Eighty to 90 percent. That’s the amount of business essentially all of the restaurant owners and staffers The Rant spoke to for this told us they’ve lost since Gov. Roy Cooper ordered dine in service suspended while the state and nation deals with the coronavirus pandemic.
The silver lining is that many of these restaurants are still able to offer take out and delivery while much of the rest of the state is locked down. But it’s not enough, and virtually all restaurateurs in the area told The Rant that they don’t know how long this can go on.
“We’re literally 90 percent down,” said Brian Moser, head chef at Cooper’s Restaurant and Wine Room, which opened on Steele Street in downtown Sanford in 2019. “We’re struggling.”
Moser and the rest of the staff at Cooper’s have had to think outside the box for ways to fight back. In addition to offering family style takeout meals that aren’t typically on the restaurant’s regular fine dining menu, Moser said he’s started ordering individually packaged items like ground beef, chicken, pork, and even toilet paper that he can sell to customers who might have trouble finding those things at the grocery store.
“It came out of a brainstorming session,” Moser said. “What could we do to keep up?”
Orders for prepackaged items need to be placed in advance. Cooper’s can be reached at (919) 292-1505 or at http://www.facebook.com/cooperswineroom.
Dean Papageorgiou owns Bay Breeze Seafood on North Horner Boulevard and said he’s seen similar numbers to Cooper’s, although he noted that the final week of March had been “a little better.”
Still, he’s had to change his hours, opening only at night during the week, and he’s gone so far as to not take a salary so he can continue paying his staff.
Asked if he wonders how long he can sustain business under those conditions, he said he didn’t know.
“It’s new to us. This has never happened before,” he said. “And we’re not really hearing anything from the government. It’s just what I see on the news. We don’t know whether it’s like what Trump said, where things will be back by Easter, or if it’s going to go on for months.”
Jeff Towson, who owns downtown’s Smoke and Barrel, said his numbers are in line with what others are reporting.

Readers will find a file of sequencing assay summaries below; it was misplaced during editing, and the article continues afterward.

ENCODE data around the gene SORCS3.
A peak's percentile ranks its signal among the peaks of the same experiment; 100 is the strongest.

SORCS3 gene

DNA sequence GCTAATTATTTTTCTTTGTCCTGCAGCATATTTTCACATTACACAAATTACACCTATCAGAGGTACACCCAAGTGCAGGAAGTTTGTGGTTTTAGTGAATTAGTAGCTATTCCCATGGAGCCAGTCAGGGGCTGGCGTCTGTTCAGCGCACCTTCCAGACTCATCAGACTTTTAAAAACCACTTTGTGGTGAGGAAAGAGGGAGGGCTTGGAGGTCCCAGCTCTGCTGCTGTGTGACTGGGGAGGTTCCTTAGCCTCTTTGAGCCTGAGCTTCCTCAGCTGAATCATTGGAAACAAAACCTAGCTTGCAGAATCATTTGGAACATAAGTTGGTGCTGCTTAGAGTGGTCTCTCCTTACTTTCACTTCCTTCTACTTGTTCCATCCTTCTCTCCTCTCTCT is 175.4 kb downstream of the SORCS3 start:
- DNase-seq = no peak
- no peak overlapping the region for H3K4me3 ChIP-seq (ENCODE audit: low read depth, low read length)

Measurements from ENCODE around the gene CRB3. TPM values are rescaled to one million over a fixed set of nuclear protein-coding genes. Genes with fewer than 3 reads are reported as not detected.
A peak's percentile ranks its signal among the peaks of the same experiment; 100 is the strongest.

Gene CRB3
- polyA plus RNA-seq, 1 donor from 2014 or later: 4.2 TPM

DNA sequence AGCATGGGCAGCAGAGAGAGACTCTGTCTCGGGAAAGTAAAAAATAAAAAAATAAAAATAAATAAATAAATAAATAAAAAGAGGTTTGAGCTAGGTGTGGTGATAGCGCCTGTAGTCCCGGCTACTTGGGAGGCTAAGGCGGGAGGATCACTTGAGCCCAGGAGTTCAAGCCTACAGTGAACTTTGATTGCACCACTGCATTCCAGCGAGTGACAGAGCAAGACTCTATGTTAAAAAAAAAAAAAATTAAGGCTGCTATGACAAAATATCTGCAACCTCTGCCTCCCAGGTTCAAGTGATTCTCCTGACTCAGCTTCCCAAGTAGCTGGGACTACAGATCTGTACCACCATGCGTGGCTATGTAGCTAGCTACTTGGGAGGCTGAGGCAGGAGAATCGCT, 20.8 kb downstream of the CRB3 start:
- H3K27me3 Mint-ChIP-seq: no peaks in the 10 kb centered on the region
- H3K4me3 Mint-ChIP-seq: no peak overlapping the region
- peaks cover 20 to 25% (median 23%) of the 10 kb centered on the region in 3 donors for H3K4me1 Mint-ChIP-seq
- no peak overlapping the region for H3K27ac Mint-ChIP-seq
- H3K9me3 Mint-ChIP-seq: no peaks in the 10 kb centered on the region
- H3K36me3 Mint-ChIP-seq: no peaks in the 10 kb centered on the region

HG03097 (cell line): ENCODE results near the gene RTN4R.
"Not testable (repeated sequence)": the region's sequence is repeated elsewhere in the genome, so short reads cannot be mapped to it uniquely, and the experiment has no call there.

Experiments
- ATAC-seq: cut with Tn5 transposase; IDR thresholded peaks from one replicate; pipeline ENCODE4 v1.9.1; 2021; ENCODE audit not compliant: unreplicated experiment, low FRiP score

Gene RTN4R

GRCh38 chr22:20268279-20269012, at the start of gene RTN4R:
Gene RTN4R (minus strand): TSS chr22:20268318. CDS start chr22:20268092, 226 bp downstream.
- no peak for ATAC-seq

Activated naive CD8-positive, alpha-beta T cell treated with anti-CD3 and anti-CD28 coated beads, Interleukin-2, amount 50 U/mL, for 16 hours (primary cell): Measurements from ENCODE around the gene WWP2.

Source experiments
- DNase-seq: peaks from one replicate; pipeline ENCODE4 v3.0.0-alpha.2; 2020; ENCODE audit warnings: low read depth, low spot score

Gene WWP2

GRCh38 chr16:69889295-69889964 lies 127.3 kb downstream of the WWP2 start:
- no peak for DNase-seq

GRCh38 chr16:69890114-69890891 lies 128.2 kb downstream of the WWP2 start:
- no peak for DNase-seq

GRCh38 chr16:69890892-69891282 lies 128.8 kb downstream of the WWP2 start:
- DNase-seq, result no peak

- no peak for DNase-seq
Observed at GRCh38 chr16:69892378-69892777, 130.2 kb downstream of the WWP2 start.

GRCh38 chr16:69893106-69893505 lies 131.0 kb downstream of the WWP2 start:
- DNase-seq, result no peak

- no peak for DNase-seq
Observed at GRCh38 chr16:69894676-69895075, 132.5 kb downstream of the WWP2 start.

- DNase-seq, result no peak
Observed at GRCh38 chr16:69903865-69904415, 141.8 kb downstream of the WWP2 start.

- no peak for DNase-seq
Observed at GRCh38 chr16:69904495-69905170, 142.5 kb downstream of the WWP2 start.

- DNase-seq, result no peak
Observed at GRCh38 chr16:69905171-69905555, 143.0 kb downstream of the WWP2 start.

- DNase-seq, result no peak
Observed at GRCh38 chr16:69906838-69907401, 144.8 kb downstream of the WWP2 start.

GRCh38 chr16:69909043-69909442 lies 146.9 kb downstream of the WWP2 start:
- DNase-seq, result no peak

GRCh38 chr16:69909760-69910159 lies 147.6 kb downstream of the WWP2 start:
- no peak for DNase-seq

“We’ve had days where we’re doing $200 — that ain’t gonna cut it,” Towson said. “I said to myself at the beginning of this that if I could do 40 percent of what I’d been doing, it could be worth it. But I don’t want to end up in a position where I order $1,000 worth of food that’s just going to sit in the fridge for a month.”
Towson, like others, has gotten creative, offering family style and bulk takeout, as well as growler fills of the craft beers he keeps on tap, which hadn’t been part of his business before. But for now, he’s taking things day to day and seeing what happens.
“I don’t think I’ve noticed a pattern yet,” he said. “One day we’ll do $200, and the next day it might be $500.”
Not everyone’s been able to weather the storm. On the first day of Cooper’s order, La Dolce Vita Pizzeria announced via Facebook that “it is painfully clear we cannot sustain on takeout only” and that they would be closing until further notice. Golden Corral followed not long after that, laying off 45 employees and shutting down. The latest announcement as of this writing came from Davison’s Steaks, which said via Facebook on March 25 that closing “is the best thing to do to keep our staff and our family safe.”
Those closings are part of the reason Katherine Klish feels lucky, even as she’s watched her income drop dramatically. Klish is a server at Local Joe’s on Steele Street who makes just $2.13 an hour and has to rely on tips for the rest of her income.
“We’ve definitely had cut hours,” she said. “I’ve never been here when we’ve closed at 9, and that’s the way it’s been since all this started.”
Klish, who has a child to support along with bills just like everyone else, said she’s beyond grateful for regular customers who have stepped up to help out, maybe making a small order and then adding a $200 gift card, or ordering nothing at all and bringing her and other servers a $20 bill or even $100. But she said that given her line of work, she doesn’t know whether to be more scared of catching Coronavirus or going broke.
“I haven’t talked to a lot of (other servers), but the great thing about social media is you can kind of see how things are affecting people, and right now everybody’s scared,” she said. “And I love my job. I’ve always loved coming to work, and — everybody’s calling it social distancing, but I call it social disruption — I just really miss the sound of a full bar.”
— Gordon Anderson
COVID-19 STORIES IN OUR APRIL EDITION
- The virus’ effect on our local economy
- The changing face of local education
- A hit to the local restaurant and bar industry
- New concerns for local law enforcement
- Abrupt end to a promising Southern Lee baseball season
- A family on the frontlines
- Column: There’s good to be found in these tough times
- Column: Finding comfort in Stephen King’s ‘The Stand’